OK, this is sort of funny. It's certainly loud in the city and whenever you see one of those burly biker dudes, you do sort of wonder what personal deficiency they're trying to hide with their big ass bike. Well, this commercial answers that question quite clearly.
Someone else is going to have to explain the point of this too me because after viewing the site, I just don't see the point. We should be making it easier for people to consume advertising, not more difficult. BBDO has created this thing called the One Second Theater that is embedded in the last second of it's Dancin' Elephant commercial and can be viewed by moving forward one frame at a time.
Here's a commercial for Aquafina water that's 59 seconds too long. The joke's pretty dumb too. Yet another fancy, high-priced production to insure nice, fat agency fees. Oh wait. Silly me. That's a good thing. Of course we want big fat agency fees. Otherwise, how would we fund all the foosball tables and pool tables and "client lunches" and "business" cell phone bills and trips to Cannes? Sorry, we lost our mind for a minute there. This spot is great!
Here's Jessica Alba doing the Asian commercial thing. Like all kinds of other celebs who go to Japan and other far away (from America) places to make a little extra cash without suffering overexposure in America, Alba, her handlers and the handlers of other celebs seem to have forgotten about these things called the Internet and YouTube where geography is a non-issue. Sure, a commercial airing on TV is still more glamorous and far reaching than a commercial on the web but that won't be the case for much longer. The practice of celebrities "hiding" while making money won't last. If you want to see more American celebrities doing the foreign commercial thing, you should go visit Japander, a site whose sole purpose is to catalog American celebrities appearing in Japanese commercials. Some are hilariously goofy.
Every guy be so lucky as to have a woman react to him this way when she marvels at his underwear-clad package. Too bad that's not always the case. But, apparently, Axe Underwear thinks they can help.
Part art director's wet dream, part photographer's ego-fest, these four new spots, created by ATTIK , Spy Post and Umlaut and photographed by Kevin Necessary (cousin to William Essential?) for Scion are actually interesting to watch. Maybe it's the music. Maybe it's the virtual work. We don't know. We just know we watched all four of them and felt really good about Scion afterwards. The spots were created mainly from stills - 3,000 of them - and then tweaked in post-production to magically appear as live-ish footage.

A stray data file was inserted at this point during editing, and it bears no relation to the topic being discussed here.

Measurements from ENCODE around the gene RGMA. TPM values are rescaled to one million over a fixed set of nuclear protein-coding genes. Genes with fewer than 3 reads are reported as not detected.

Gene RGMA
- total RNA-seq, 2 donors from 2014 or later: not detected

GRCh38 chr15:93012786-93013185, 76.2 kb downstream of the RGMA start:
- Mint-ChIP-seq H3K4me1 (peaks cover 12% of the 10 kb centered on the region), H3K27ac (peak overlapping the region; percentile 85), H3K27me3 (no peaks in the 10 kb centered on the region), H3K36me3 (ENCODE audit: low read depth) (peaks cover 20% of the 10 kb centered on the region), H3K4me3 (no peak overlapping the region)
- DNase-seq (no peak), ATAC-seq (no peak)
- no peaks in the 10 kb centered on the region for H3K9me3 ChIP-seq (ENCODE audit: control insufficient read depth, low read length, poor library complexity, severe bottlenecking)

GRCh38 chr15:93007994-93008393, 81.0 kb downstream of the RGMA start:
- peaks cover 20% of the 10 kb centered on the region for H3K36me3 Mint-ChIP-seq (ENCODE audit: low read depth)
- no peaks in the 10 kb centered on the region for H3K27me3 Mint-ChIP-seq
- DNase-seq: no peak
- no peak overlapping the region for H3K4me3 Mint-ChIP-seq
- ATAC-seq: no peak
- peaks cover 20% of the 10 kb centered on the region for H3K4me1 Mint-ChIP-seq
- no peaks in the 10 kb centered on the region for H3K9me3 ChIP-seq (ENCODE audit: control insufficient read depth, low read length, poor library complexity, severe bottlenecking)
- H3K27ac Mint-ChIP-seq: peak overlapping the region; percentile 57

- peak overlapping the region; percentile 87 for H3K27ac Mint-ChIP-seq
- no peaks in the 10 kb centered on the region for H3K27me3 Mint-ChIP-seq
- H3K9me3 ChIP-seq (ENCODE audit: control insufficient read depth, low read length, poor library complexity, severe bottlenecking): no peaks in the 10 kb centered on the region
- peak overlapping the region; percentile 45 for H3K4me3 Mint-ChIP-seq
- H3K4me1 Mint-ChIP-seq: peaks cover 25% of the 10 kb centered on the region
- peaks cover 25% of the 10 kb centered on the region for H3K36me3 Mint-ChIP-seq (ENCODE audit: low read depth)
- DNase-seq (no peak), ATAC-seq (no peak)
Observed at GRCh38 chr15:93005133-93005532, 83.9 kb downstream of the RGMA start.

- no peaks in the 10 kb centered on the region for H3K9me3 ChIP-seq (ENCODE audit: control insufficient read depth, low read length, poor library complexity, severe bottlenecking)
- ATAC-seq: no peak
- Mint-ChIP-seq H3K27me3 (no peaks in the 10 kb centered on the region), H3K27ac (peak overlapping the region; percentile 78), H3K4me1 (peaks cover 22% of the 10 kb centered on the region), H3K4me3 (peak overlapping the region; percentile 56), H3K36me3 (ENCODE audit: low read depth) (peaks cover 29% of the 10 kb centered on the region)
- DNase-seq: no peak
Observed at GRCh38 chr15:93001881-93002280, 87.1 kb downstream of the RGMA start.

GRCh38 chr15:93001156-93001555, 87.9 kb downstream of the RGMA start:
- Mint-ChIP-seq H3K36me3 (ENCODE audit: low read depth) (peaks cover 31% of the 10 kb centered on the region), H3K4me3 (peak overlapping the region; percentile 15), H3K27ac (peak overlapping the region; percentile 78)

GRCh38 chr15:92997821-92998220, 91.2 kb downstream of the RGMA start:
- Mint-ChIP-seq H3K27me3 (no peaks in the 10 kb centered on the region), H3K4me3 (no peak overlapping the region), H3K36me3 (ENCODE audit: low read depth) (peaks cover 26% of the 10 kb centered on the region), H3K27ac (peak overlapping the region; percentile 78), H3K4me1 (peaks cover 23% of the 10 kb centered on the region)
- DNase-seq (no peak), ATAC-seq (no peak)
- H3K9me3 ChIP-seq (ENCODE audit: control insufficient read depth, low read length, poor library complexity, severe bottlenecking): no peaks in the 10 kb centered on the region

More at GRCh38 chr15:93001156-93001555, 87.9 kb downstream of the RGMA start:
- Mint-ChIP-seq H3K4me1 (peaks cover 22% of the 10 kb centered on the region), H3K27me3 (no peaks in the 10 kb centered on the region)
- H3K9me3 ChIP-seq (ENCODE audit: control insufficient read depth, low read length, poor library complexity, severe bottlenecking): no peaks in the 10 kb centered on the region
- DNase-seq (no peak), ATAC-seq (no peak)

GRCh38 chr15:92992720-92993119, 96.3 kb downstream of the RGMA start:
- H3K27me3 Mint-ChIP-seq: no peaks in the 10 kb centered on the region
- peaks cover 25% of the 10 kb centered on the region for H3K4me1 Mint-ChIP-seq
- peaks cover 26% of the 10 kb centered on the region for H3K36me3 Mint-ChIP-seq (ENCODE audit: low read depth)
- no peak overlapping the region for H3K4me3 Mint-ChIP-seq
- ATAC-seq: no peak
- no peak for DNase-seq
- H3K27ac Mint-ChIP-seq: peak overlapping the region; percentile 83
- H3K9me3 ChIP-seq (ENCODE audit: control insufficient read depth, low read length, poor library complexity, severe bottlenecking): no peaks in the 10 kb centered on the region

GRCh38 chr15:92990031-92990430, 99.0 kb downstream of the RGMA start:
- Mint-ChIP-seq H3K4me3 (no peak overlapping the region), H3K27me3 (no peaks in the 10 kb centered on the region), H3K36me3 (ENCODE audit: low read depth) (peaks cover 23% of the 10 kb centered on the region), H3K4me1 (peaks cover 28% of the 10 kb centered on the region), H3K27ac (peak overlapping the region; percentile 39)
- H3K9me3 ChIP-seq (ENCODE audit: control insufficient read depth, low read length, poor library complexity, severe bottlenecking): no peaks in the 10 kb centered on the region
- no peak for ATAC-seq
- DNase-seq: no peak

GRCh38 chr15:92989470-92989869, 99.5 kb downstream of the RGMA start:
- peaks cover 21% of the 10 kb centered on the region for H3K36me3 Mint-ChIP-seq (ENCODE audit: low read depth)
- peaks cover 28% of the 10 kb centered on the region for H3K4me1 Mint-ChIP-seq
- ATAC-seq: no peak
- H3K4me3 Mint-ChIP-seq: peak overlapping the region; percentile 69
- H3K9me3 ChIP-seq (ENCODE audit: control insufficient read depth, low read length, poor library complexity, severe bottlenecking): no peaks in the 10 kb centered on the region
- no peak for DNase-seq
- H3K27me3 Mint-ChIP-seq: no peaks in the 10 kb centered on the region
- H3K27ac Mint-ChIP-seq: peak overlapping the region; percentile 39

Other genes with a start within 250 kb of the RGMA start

We just love when new commercials "mysteriously" land in our inbox and no one else's, particularly when it's a hot, sexy commercial featuring Kate Moss. Yes, a while back, we reported Kate Moss had moved past the cocaine thing and signed with Nikon to promote the company's new Coolpix S6 camera line.well, we've got :35 of the :60 cinema ad Moss will appear in beginning this Friday in theaters across the country as people flock to see Tom Cruise do his M:i:III thing. On Monday, a director's cut of the spot will appear on the Stunning Nikon site for those who need more Kate Moss.
72andSunny, along with design studio Fulltank, has created four commercials to promote G4's coverage of E3 taking place May 9-12 in LA. The spots use hand-drawn animation by Full Tank Animation and gross-out humor to entice viewers to check out the live coverage of the show. They're good. They are called Hookah, Mosquito, Cheetah and Dog.
For some reason, Land Rover thinks it's really cool its new LR3, on April 3rd of this year, boarded a C-130 aircraft and, using the SUV's navigation system, guided the plane from Nice, France to the island of Corsica. This drools of stupidity. There's nothing spectacular about this commercial. Nothing to get excited about. After all, the LR3's navigation system is talking to satellites just like the plane's guidance system does. Most every automotive navigation system can keep a car to within a foot or two of its path. Using the LR3 navigation system to guide a plane is nothing spectacular. OK, well, the plane goes a little faster so maybe the LR3 navigation system is quicker than some but there aren't many vehicles that travel 300 mile per hour 9,000 feet above the ground. This whole thing was just cooked up to be some really cool ad idea but it's so far off strategy, it's laughable.
Somehow, these two twisted spoots promote the Art Center College of Design. Something about the creative side of the brain. Watch the spots here and here.